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PLoS One. 2008;3(10):e3534. doi: 10.1371/journal.pone.0003534. Epub 2008 Oct 27.

Cdx1 and c-Myc foster the initiation of transdifferentiation of the normal esophageal squamous epithelium toward Barrett's esophagus.

Author information

  • 1Division of Gastroenterology, Department of Medicine, Abramson Cancer Center, University of Pennsylvania, Philadelphia, Pennsylvania, USA.

Abstract

BACKGROUND:

Barrett's esophagus is a premalignant condition whereby the normal stratified squamous esophageal epithelium undergoes a transdifferentiation program resulting in a simple columnar epithelium reminiscent of the small intestine. These changes are typically associated with the stratified squamous epithelium chronically exposed to acid and bile salts as a result of gastroesophageal reflux disease (GERD). Despite this well-defined epidemiologic association between acid reflux and Barrett's esophagus, the genetic changes that induce this transdifferentiation process in esophageal keratinocytes have remained undefined.

METHODOLOGY/PRINCIPAL FINDINGS:

To begin to identify the genetic changes responsible for transdifferentiaiton in Barrett's esophagus, we performed a microarray analysis of normal esophageal, Barrett's esophagus and small intestinal biopsy specimens to identify candidate signaling pathways and transcription factors that may be involved. Through this screen we identified the Cdx1 homeodomain transcription factor and the c-myc pathway as possible candidates. Cdx1 and c-myc were then tested for their ability to induce transdifferentiation in immortalized human esophageal keratinocytes using organotypic culturing methods. Analyses of these cultures reveal that c-myc and cdx1 cooperate to induce mucin production and changes in keratin expression that are observed in the epithelium of Barrett's esophagus.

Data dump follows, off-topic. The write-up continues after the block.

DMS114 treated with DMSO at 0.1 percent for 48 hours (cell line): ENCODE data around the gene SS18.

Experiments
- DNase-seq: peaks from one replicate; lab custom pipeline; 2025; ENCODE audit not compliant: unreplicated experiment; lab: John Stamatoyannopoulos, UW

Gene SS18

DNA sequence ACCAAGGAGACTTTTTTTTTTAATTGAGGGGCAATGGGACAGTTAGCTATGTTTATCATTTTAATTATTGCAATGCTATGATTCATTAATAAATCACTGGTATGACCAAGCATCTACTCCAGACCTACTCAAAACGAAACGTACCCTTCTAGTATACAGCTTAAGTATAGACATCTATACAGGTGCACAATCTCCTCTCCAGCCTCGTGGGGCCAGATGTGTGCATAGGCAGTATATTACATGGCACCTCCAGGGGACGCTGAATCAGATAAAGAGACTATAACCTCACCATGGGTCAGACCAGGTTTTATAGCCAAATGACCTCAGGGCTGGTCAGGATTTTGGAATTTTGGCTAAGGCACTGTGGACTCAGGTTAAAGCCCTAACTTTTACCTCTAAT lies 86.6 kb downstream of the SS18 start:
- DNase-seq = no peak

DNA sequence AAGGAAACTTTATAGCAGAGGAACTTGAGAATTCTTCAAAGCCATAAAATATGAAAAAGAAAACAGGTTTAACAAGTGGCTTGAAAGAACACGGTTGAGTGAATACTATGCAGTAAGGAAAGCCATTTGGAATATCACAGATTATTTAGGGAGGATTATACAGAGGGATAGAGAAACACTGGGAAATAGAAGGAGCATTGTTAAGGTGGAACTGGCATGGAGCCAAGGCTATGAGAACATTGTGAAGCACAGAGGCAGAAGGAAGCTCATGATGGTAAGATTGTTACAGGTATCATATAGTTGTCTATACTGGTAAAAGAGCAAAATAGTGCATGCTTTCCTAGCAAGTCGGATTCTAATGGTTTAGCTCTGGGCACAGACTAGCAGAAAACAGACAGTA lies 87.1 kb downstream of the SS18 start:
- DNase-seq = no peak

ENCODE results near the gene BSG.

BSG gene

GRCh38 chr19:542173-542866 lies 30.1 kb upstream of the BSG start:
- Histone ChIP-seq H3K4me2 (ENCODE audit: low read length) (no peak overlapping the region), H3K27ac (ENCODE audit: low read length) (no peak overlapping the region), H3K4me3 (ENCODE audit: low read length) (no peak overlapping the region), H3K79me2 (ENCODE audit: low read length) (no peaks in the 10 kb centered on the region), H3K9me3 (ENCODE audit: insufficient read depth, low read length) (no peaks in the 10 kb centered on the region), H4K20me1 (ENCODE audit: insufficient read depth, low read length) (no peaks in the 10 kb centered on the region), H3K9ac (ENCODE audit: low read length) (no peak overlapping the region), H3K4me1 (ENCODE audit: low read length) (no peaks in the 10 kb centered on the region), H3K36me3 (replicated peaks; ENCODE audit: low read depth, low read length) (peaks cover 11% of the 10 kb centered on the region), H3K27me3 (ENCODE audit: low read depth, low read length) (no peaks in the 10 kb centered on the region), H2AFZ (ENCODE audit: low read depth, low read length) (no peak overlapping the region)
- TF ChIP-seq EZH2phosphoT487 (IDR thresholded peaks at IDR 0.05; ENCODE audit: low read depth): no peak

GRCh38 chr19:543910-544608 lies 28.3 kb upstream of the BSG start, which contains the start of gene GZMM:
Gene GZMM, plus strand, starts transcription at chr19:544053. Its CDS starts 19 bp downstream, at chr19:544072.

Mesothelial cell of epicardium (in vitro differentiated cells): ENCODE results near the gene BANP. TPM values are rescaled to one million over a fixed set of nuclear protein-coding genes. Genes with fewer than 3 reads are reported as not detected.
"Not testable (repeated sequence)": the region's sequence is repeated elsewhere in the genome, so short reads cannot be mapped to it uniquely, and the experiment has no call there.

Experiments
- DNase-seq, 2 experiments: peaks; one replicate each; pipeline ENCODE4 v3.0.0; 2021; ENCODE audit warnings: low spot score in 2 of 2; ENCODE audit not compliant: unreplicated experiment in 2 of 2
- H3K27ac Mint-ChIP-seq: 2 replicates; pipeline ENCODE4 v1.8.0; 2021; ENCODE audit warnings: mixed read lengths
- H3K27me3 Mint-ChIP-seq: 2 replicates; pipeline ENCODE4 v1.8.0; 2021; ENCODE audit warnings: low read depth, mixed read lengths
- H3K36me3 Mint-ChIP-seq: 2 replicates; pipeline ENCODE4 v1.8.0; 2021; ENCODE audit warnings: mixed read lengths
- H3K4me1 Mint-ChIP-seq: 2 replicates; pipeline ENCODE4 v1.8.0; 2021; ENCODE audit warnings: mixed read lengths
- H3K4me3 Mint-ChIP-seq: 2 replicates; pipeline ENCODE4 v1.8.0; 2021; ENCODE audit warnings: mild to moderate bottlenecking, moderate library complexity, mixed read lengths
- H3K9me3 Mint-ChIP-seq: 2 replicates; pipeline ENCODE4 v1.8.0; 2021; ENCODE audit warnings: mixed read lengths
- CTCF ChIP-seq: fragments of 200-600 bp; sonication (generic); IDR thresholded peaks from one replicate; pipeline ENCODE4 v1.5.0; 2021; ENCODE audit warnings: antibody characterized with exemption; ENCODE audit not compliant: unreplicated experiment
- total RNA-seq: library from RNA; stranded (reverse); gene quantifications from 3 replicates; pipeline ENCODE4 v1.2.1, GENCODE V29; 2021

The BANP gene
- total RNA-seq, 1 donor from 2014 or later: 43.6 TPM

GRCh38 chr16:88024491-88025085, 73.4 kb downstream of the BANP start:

CONCLUSIONS/SIGNIFICANCE:

These data demonstrate the ability of Cdx1 and c-myc to initiate the earliest stages of transdifferentiation of esophageal keratinocytes toward a cell fate characteristic of Barrett's esophagus.

PMID:
18953412
[PubMed - indexed for MEDLINE]
PMCID:
PMC2568822
Free PMC Article

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